I like a lot what youd did in the example, I'm going to check it thoroughly
to see what I can implement. And/Or options looks like nice extra
functionality. Also the way you return functions in every step of the
implementation. I'll have to test that approach, looks more 'idiomatic' of
sorts, that is more or less what iI was asking to refactor with 'closures'
but cleaner.

There are many reasons not to use a database, the best I can think of is
that it would be it's a nice learning exercise, but the real ones:

    - Service is ReadOnly all the way, the "database" as I mentioned is a
    big file that will change once every 2-3 months, it is loaded on startup
    and contains around 20k of the structs I need. (More will come, but
    implementing one is all we need)
    - The in memory cost of all the data is usually less that running my own
    DBA at least with the ones that run in servers (MySQL, Postgres) or in
    memory databases(MemCached, Redis) which use RAM just for the service. Even
    in the case the DBA does not take memory or very little... next point makes
    up for it
    - Service needs to be run with as few hardware as possible, though the
    in memory database may seem like a big commit upfront, as every struct
    returned in the response is a pointer to the original slice, there are no
    Copy operations of the actual data, this is very memory efficient, I sieged
    the server with 100k queries with 500 concurrency level. No more than
    5-15MB were used to fullfill all the requests which is pretty good if we
    don't know how many to expect and even if we do.
    - Also, there is no cost for populating Go structs, and no code to the
    the parsing and matching the datatypes of the DBA (in some cases removing
    reflection is HUGE)
    - Service needs to be FAST, in memory Slice is the fastest I could think
    of, removing disk i/o from the equation is good, and we can forget about
    data corruption in disks, backup and latency, etc... Also removing copy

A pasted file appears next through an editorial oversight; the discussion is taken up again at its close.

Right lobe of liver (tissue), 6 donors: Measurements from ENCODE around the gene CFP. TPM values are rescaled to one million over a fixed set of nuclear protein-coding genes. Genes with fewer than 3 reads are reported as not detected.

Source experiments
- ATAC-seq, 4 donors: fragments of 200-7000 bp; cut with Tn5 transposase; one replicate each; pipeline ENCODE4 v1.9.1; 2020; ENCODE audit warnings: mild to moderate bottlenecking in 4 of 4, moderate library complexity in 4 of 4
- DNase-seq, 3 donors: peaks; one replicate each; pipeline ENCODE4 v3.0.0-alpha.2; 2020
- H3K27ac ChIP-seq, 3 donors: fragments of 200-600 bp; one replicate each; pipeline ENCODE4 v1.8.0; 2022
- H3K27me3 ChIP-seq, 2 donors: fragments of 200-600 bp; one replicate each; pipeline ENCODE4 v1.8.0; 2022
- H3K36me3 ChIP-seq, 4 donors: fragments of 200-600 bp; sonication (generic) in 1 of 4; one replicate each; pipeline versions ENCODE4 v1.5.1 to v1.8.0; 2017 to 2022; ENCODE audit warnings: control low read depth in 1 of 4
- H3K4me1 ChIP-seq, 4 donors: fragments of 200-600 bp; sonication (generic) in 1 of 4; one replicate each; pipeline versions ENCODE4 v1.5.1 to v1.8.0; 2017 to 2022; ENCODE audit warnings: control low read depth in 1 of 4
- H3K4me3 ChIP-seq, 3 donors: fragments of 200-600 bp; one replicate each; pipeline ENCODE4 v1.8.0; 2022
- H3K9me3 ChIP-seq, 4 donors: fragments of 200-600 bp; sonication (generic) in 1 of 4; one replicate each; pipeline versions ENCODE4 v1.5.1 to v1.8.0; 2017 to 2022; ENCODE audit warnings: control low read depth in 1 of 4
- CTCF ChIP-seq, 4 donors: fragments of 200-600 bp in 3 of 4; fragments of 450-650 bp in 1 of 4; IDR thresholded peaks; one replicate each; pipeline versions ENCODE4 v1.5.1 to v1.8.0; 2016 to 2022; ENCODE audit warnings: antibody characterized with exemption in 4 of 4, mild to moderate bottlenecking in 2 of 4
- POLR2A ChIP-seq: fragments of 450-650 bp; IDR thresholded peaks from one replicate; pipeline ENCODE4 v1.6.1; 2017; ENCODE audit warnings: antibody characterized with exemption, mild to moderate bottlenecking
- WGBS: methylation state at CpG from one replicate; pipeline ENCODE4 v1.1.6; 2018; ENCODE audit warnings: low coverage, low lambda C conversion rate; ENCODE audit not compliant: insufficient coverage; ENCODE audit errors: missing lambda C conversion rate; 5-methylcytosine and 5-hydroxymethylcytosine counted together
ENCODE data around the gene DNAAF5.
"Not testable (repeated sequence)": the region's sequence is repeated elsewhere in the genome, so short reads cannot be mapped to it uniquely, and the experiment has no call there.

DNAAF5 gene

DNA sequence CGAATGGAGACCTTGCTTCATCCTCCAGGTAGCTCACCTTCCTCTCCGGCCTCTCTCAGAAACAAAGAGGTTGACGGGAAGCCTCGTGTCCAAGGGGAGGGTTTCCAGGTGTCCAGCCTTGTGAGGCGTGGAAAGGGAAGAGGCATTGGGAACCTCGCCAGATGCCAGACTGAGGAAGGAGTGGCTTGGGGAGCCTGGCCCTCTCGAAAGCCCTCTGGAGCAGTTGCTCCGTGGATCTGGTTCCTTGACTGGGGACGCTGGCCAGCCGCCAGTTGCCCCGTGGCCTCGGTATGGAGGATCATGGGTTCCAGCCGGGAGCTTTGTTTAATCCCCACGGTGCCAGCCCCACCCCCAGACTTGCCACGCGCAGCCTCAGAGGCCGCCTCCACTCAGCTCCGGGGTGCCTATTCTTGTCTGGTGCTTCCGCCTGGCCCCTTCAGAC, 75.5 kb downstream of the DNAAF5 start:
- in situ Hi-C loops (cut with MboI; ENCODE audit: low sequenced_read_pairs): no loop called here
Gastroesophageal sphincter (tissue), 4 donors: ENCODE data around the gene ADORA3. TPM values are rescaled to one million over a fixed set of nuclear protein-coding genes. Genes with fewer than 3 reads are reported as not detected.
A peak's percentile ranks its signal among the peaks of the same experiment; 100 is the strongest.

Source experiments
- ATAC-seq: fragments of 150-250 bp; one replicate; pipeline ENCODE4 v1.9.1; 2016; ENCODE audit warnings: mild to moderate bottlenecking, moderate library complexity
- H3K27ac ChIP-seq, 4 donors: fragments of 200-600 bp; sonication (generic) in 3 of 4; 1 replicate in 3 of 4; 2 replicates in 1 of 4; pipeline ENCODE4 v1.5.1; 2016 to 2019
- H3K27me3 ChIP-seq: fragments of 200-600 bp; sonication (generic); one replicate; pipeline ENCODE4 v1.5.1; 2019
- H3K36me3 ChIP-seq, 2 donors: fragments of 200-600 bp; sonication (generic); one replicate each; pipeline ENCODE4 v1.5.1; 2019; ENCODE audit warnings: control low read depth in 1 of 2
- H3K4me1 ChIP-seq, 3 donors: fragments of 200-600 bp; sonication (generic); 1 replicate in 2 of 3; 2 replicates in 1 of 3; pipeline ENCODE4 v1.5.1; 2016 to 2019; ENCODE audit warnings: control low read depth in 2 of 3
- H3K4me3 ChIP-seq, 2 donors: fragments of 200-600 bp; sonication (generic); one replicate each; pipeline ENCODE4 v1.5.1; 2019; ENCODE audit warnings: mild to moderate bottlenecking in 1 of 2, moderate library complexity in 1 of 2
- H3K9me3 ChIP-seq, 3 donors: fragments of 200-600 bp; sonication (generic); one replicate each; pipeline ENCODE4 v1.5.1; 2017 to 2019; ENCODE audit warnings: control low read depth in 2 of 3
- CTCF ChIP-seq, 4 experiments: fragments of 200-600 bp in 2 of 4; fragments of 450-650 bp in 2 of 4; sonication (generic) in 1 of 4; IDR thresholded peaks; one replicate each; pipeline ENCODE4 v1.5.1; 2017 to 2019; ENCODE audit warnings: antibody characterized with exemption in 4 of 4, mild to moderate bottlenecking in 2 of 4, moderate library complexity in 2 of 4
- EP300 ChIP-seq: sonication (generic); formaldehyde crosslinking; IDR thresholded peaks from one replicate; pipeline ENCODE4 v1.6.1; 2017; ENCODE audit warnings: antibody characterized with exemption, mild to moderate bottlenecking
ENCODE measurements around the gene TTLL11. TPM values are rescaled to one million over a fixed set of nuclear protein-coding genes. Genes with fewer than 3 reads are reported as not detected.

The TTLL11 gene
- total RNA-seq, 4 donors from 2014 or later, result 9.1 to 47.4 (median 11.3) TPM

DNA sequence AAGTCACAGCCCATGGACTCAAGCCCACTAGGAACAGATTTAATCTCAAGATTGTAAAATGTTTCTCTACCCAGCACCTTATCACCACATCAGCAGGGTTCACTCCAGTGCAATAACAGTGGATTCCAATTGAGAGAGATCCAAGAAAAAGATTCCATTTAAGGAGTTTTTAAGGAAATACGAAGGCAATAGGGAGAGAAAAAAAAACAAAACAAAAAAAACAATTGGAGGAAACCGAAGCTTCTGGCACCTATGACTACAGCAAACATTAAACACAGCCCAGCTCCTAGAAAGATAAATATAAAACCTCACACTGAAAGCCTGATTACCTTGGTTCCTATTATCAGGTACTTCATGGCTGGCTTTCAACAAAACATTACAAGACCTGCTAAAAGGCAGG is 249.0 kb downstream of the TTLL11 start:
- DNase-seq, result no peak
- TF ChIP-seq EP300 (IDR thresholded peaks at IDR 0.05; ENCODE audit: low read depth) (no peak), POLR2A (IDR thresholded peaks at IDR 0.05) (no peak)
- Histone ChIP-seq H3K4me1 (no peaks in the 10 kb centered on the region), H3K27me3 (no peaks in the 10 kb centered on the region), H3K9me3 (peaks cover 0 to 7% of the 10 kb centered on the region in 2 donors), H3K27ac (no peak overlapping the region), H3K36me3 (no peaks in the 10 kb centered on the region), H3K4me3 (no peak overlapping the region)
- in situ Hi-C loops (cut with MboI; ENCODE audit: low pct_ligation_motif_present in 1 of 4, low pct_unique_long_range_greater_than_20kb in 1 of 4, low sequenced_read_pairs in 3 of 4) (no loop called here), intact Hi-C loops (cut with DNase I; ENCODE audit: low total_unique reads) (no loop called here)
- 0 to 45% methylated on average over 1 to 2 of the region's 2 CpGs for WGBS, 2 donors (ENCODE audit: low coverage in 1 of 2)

operations from DBA and their own computation costs (which we cannot change)
    - Service needs to be tightly packed for deployment, that means I don't
    have to deal with a DBA service/server installation and stuff, deploy and
    run and works, with different setups, and different platforms, less code to
    maintain, etc...
    - More granularity over service, A few lines of code can get me custom
    data types, custom searches, saving custom searches to disk for download,
    - And last but not least... there is no fun in DBA :P

Thanks for all the feedback! I'll keep testing this and keep adding
functionality, I dunno if this looks good it could be a nice library for in
memory databases with some more effort, I'll be sure to share it if I reach

Right now I'm dealing with case insensitive text search/match, using
string.ToLower and strings.Contains in each comparison is "fast" (still
pretty slow), but uses a lot of memory, on the other hand
regexp.MustCompile and Regexp.Match, is 3-4x times slower but uses half the
memory. I'm tempted in keeping all lower cased names on a tree and
implement a fast search just for that, but I need a better aproach for
larger text fields :S

On Friday, October 3, 2014 1:39:53 PM UTC-5, egon wrote:

Any particular reason you are not using a database? It's designed for such

Also, you can still make it simpler... e.g.


Of course depending where/how you actually want to use it, there may be
better approaches.

+ egon
On Friday, 3 October 2014 20:33:09 UTC+3, Guillermo Estrada wrote:

Sorry I screwed up the Search function... it should look like this. (more
readable code and working)

*// I wrote around 20 different filters for the searches*
*// When I parse the request with the SearchParams, I check which ones*
*// are to be used in the search func.*
type Filter func(*SearchParams, *Thing) bool

*// SearchParams has a []Filter which contains all filters*
*// that are going to be applied (previously parsed)*
func (t Things) Search(s *SearchParams) Things {

results := make(Things, 0, CAP)

* // Things Loop*
for _, thing := range(t) {
*// Filters Loop*
for _, f := range(s.Filters) {
if !f(s, thing) {
* // If one filter does not patch*
* // we don't keep checking filters*
* // and proceed with the next thing*
continue Things
*// All filters match we can append this thing*
results = append(results, thing)

return results

One thing to notice is that when I parse my SearchParams (that come from
the request) with this approach I parse them in performance cost desc
order, that way faster filters get executed first and slower filters ONLY
get a chance to be executed if the cheaper ones match. This is far superior
to a jus loop check all approach, text search is pretty costtly but bool
check or integer match is pretty fast.
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